May it be for drama, action, horror, comedy, or romance, the media can do its best to portray its role. But here comes a new reality show, the impeachment trial of Chief Justice Renato Corona that is being viewed by the entire Filipino audience. Now, the fans would want to know, what role will and should the media play in this supposedly box-office show?
Chay Hofileña in her article “Why the media should connect the dots” mentioned about two of the four theories of the press, which are the libertarian theory and the social responsibility theory. I agree with all the things that she said. The media can play the role of just merely giving information or reporting the events to the public, because it assumes that people are rational beings. Aside from being a mere reporter, the media can also be an “interpreter of facts” like what Hofileña said, because people sometimes are not interested and are lazy to analyze the facts. The media, like a puzzle solver, will examine every piece of information or evidence it has and put them together to form the big picture. It should “connect the dots” for it to achieve its ultimate goal that is to arrive at the truth.
When I read Hofileña’s article, I remembered the fifth theory of the press proposed by Ila Virginia Ongkiko and Alexander Flor in their book Introduction to Development Communication, which was a required reading during my freshman year. All the things that Hofileña mentioned, like the media’s duty to uncover the truth, to shape “informed public discourse,” and to facilitate discussion and debate, are the media’s role that can also be seen from the fifth theory of the press perspective. But she was not able to mention about it. What is this fifth theory of the press? Ongkiko and Flor said it is Development Communication, a combination of the social responsibility theory and the soviet totalitarian or social centralist theory. They said, “Dev com combines the positive aspects and negates the negative features of both.”
In development communication, the main goal is to achieve “social transformation and development” and the fulfillment of the individual’s basic needs. Of course, these are very broad concepts, but in the case of the impeachment trial, transformation and development means knowing the truth to change the system in the government and the wrongdoings of our public officials that would result to a fair judiciary system and a more transparent government.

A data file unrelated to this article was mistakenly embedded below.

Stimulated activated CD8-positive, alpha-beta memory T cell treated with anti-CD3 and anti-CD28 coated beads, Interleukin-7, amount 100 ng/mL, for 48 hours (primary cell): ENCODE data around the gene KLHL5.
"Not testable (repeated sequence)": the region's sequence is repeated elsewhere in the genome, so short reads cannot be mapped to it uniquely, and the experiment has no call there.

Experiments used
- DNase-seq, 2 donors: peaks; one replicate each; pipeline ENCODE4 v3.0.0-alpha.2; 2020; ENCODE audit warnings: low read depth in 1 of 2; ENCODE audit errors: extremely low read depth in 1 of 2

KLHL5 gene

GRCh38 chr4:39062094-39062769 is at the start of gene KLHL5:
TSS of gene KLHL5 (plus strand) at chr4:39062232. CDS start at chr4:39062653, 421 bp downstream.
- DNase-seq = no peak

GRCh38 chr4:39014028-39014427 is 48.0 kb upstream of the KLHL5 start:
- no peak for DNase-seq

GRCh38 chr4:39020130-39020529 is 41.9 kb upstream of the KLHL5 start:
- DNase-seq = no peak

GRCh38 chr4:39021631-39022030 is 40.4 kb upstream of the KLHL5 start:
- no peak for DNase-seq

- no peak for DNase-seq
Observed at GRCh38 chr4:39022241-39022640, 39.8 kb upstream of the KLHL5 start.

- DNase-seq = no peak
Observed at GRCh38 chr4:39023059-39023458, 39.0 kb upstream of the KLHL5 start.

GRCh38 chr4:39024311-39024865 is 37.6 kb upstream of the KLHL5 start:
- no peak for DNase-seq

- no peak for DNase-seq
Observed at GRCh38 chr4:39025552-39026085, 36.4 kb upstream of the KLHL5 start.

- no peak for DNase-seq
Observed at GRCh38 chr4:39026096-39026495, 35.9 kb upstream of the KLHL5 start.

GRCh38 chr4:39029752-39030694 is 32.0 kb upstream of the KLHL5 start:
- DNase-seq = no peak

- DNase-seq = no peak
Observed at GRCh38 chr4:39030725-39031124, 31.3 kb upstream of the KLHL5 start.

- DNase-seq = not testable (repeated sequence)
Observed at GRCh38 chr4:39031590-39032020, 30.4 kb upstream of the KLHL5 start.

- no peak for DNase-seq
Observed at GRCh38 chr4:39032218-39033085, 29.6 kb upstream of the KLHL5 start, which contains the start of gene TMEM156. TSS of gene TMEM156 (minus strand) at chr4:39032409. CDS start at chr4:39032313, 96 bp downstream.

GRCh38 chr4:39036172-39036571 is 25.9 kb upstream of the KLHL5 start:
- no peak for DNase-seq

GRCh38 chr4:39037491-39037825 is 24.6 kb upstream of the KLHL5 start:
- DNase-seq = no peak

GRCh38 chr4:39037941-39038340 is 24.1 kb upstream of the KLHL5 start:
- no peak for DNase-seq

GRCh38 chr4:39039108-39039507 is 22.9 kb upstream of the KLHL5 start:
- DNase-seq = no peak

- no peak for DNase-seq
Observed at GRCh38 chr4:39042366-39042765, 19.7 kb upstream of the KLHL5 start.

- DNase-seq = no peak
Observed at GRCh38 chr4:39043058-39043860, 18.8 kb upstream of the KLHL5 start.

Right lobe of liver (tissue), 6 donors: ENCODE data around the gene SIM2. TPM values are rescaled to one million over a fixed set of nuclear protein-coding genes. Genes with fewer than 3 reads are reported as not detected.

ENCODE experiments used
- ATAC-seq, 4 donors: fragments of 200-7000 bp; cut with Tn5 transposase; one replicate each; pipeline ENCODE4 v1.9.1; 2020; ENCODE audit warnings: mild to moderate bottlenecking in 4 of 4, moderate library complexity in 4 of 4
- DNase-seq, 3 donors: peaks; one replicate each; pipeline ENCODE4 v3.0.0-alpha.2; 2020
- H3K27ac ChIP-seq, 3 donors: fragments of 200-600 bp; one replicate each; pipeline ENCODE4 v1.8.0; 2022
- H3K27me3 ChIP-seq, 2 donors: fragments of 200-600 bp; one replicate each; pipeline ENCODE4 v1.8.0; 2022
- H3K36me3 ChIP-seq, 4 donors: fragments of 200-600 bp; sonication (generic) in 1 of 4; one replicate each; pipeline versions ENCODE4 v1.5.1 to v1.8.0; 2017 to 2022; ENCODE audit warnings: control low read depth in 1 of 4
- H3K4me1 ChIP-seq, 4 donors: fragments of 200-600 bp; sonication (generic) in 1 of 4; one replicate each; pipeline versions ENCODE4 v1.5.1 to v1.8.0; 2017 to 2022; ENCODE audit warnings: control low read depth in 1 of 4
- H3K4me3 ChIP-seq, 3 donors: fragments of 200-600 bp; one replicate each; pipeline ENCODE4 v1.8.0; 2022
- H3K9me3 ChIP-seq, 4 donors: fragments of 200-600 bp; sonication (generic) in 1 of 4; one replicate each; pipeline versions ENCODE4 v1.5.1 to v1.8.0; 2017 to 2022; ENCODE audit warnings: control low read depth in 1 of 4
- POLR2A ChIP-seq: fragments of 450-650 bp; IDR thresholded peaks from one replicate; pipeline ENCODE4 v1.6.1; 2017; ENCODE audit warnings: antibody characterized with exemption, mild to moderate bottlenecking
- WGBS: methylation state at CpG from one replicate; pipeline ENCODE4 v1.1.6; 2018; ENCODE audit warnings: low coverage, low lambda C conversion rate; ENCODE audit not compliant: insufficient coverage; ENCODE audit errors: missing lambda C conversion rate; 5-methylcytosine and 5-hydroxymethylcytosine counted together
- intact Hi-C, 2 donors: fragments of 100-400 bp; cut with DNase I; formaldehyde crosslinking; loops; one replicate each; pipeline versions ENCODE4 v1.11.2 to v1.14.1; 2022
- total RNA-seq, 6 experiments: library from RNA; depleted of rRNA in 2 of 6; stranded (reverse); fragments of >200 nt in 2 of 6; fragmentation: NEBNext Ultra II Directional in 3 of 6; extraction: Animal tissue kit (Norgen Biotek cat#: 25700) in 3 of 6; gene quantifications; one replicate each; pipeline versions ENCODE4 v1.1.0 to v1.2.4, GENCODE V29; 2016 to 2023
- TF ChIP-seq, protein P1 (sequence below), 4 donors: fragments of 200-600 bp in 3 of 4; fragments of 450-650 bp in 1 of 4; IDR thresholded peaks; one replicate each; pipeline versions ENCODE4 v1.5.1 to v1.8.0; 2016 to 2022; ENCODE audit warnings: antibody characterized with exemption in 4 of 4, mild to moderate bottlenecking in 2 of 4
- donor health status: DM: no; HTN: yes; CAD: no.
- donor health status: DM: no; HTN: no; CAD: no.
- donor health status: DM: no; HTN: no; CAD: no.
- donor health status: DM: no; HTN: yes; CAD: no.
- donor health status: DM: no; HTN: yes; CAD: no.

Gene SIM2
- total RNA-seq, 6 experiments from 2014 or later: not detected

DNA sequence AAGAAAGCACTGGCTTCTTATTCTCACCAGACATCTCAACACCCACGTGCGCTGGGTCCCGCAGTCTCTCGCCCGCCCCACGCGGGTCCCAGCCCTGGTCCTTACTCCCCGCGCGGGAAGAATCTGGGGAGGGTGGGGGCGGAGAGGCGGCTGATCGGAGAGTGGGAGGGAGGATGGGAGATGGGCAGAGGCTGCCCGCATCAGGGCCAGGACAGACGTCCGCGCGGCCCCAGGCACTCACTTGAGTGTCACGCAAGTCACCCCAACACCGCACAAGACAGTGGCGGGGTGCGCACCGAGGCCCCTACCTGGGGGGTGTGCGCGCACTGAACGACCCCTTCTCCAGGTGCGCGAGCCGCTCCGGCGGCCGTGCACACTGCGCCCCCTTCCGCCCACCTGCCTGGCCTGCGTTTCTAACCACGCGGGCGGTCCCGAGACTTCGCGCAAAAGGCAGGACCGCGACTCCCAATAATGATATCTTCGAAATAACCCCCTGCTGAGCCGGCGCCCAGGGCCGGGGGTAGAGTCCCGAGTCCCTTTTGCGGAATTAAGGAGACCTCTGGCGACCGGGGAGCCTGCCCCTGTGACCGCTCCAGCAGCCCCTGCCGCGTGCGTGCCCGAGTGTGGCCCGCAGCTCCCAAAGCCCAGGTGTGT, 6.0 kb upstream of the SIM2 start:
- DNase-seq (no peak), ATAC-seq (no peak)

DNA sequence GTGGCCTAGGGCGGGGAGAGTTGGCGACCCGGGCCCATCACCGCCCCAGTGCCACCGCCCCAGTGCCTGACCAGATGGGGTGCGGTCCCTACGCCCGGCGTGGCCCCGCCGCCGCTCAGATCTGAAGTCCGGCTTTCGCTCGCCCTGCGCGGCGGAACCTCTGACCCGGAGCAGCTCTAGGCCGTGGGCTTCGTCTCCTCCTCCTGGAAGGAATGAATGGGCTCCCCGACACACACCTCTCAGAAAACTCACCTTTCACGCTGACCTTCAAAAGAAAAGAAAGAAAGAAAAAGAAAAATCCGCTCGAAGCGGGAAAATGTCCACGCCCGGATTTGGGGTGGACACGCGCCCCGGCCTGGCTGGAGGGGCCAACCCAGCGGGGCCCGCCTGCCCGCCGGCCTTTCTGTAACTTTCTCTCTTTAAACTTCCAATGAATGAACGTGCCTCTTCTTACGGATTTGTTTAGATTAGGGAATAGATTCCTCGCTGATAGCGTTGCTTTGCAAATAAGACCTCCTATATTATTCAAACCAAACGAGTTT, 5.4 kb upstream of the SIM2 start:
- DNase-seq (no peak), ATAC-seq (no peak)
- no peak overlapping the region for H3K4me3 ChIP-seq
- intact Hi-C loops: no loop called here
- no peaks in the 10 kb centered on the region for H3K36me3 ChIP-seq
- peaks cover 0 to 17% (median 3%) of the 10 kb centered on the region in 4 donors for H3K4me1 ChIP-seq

Hofileña is right when she said that the process of arriving at the truth is a collective one. In Dev Com it is called participatory. The media is not the only one that is responsible for knowing and reporting us the truth. As concerned citizens, we also have the responsibility to help them in knowing the truth. Information has been a basic need, and for us to be informed, we have to work with the media and the other concerned organizations.
The media is not the main actress in this reality show. Known to be the fourth branch of the government, with its surveillance and agenda-setting functions, the media is merely a supporting actress. It will only report what is happening, when it is happening, where it is happening, why and how it is happening, and who are the persons involved here. Aside from being a mere reporter of facts, the media will also take the role of an interpreter and facilitator. It will give us other extra information. The media will also act like a detective, studying a bunch of files of evidences to give us other relevant information like how all these revelations in the government will affect us.
With its different roles and its passion to perform those roles just to arrive at the truth, the media can be awarded as the best actress.
However, the show is still far from its finale. There could be a lot of twists and revelations in this impeachment trial of a chief justice. We cannot predict how things will turn out. What we can do is just watch and wait.